One of Utah's oldest professional art associations, the Associated Utah Artists, is exhibiting work at the Springville Museum of Art, through Sept. 1.
Founded in February of 1940 by Florence Ware, the Association believed in the idea of "painting sanely" in opposition to the abstractions of George Dibble and others. Ware disliked the direction art was taking and tried in vain to curb modernism's march to dominance.The Association counted among its charter members: Ted Wass-mer, Mary C. Kimball Johnson, LeConte Stewart, George Dunphy, Jack Vigos, Ken Davidson and Verla L. Birrell. James T. Harwood was also a charter member but died before its first show. Other important members through the years included B. F. Larsen and Alvin Gittens.
Today's AUA is still considered quite conservative, although artists such as Stan Elmer, Jossy Lownes, Jan Slusser, Val Moffett and Steve Sheffield have made modernist incursion. In general, the AUA has not changed much in the past 56 years. Leona Ferro has been exhibiting her landscapes with the AUA for 45 years.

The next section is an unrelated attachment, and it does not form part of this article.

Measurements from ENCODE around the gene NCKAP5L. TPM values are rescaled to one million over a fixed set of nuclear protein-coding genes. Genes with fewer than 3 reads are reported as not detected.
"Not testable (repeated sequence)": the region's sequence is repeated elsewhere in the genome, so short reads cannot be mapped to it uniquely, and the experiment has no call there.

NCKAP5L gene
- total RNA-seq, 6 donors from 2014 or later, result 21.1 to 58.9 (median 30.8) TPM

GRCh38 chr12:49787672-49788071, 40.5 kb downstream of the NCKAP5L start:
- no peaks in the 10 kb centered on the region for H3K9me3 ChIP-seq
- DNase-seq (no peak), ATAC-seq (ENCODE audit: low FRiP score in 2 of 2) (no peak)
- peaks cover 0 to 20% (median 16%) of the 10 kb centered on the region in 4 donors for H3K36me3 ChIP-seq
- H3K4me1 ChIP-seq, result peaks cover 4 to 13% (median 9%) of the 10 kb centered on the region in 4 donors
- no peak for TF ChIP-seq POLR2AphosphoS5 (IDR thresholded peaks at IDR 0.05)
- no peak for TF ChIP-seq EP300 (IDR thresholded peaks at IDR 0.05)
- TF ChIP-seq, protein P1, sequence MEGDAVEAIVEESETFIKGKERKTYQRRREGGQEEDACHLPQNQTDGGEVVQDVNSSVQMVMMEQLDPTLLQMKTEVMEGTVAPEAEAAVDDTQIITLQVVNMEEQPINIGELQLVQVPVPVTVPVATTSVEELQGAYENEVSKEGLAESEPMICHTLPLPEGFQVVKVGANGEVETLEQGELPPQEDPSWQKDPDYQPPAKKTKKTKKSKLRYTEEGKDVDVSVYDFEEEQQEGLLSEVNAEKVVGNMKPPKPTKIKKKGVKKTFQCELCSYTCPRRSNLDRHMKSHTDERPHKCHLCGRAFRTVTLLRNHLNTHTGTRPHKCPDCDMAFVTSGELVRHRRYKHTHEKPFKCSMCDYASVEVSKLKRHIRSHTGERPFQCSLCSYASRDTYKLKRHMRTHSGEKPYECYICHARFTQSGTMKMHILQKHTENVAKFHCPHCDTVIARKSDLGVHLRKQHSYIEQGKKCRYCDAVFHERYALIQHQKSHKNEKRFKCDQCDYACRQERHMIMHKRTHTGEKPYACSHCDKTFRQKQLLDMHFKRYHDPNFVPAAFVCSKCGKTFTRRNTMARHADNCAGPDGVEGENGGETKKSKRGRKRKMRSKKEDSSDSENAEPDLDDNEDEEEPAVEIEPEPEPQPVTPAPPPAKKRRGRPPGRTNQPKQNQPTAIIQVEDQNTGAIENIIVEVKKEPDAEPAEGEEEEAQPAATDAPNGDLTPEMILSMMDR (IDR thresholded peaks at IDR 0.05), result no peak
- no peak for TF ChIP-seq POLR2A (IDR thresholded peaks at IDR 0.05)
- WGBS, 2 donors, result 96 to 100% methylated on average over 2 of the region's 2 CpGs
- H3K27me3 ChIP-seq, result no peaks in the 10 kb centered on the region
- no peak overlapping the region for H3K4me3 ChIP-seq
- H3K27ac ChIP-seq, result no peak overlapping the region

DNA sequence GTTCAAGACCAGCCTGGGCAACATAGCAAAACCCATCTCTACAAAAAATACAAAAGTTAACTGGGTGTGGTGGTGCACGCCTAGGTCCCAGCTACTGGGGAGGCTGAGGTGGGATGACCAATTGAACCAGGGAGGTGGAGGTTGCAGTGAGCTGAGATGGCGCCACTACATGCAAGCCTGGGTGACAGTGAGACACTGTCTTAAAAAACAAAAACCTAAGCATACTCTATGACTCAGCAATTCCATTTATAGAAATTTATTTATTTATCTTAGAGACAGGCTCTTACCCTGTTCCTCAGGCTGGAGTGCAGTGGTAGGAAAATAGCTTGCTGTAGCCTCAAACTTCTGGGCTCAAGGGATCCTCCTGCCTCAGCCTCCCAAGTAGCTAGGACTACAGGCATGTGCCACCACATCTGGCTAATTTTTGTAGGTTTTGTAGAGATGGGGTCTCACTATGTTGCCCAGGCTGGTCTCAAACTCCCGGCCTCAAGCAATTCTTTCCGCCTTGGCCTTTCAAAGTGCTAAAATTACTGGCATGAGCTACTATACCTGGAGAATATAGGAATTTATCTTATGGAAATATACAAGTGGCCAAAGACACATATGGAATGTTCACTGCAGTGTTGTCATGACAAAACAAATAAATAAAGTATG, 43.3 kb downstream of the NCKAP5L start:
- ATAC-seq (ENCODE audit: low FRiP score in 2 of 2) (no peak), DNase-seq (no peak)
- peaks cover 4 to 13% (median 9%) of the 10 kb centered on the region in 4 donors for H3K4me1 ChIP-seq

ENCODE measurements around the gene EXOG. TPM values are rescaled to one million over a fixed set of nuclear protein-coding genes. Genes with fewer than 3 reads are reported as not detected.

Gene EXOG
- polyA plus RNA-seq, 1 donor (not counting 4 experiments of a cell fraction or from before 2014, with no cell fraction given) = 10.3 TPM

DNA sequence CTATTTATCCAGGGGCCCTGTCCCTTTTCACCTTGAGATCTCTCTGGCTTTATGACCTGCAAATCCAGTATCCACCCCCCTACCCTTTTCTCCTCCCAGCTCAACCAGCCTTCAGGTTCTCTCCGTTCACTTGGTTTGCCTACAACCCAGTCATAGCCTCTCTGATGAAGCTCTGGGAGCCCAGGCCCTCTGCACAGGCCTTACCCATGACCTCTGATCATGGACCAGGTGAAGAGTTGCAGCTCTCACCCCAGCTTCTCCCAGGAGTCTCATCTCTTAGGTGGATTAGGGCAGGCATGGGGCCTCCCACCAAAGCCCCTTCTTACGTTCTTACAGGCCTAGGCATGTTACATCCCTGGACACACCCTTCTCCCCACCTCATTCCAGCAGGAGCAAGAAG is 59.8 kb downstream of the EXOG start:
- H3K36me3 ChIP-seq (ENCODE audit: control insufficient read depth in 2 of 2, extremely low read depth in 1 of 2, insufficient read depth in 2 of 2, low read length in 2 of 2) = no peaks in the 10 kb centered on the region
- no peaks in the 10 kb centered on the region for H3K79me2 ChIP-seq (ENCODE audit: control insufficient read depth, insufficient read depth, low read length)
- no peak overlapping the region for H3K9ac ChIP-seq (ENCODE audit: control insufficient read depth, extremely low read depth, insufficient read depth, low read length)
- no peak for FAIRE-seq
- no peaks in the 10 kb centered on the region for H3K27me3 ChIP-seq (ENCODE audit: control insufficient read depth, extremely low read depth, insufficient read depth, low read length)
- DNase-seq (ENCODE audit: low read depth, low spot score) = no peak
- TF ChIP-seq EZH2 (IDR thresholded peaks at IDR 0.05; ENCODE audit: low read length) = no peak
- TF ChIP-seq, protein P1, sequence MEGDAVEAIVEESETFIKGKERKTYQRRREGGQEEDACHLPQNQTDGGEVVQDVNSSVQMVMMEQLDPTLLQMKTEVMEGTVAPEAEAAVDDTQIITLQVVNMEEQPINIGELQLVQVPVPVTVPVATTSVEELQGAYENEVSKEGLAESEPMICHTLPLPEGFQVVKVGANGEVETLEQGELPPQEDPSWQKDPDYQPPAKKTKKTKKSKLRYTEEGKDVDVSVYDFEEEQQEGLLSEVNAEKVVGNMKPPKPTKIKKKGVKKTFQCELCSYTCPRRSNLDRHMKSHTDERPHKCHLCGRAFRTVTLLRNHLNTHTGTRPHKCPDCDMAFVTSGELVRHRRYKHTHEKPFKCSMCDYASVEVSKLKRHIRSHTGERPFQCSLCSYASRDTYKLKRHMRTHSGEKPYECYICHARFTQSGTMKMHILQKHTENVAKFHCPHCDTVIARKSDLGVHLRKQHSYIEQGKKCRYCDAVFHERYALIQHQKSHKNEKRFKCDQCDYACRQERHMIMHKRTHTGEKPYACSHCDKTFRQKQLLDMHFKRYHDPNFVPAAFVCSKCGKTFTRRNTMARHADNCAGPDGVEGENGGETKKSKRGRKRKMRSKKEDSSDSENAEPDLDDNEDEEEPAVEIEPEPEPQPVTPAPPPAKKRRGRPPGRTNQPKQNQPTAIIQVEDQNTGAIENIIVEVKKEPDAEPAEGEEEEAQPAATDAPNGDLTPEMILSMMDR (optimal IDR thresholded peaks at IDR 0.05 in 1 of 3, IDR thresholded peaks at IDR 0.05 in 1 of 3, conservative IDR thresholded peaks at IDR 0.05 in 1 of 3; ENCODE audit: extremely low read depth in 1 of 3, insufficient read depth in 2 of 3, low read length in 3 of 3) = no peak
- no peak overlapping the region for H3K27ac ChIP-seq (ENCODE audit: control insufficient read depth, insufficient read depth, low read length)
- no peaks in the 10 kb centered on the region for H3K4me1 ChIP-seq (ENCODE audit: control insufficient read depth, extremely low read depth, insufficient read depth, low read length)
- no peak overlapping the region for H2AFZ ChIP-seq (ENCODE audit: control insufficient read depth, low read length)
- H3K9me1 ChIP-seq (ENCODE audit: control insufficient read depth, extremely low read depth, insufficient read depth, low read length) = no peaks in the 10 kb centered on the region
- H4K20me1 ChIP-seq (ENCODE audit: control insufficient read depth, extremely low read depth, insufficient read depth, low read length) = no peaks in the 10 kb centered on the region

The exhibit contains a number of outstanding landscapes by Mary Lou Romney, Sharon Jewkes, Paul Lyon and Theresa Hanel. There are watercolors of rustic buildings by Lucile Cannon and Carole H. Evans. The poppies by Barton North, hollyhocks by Linda Nelson and the garden scene by Janet Collins are a few of the outstanding floral pieces. Margaret Heywood and Kimball Slusser have figurative works of special note. One of the most interesting pieces in the show is a painted sculpture by Raymond Edvalson.
Recent bronze casts and marbles of older work by Alice Morrey Bailey and a Ware-esque still-life by Marjorie Paxman are highlights of the exhibition.
The Museum is open Tuesday through Saturday, 10 a.m.-5 p.m., Wednesday until 9 p.m. and Sunday, 3-6 p.m. It is closed Mondays and holidays.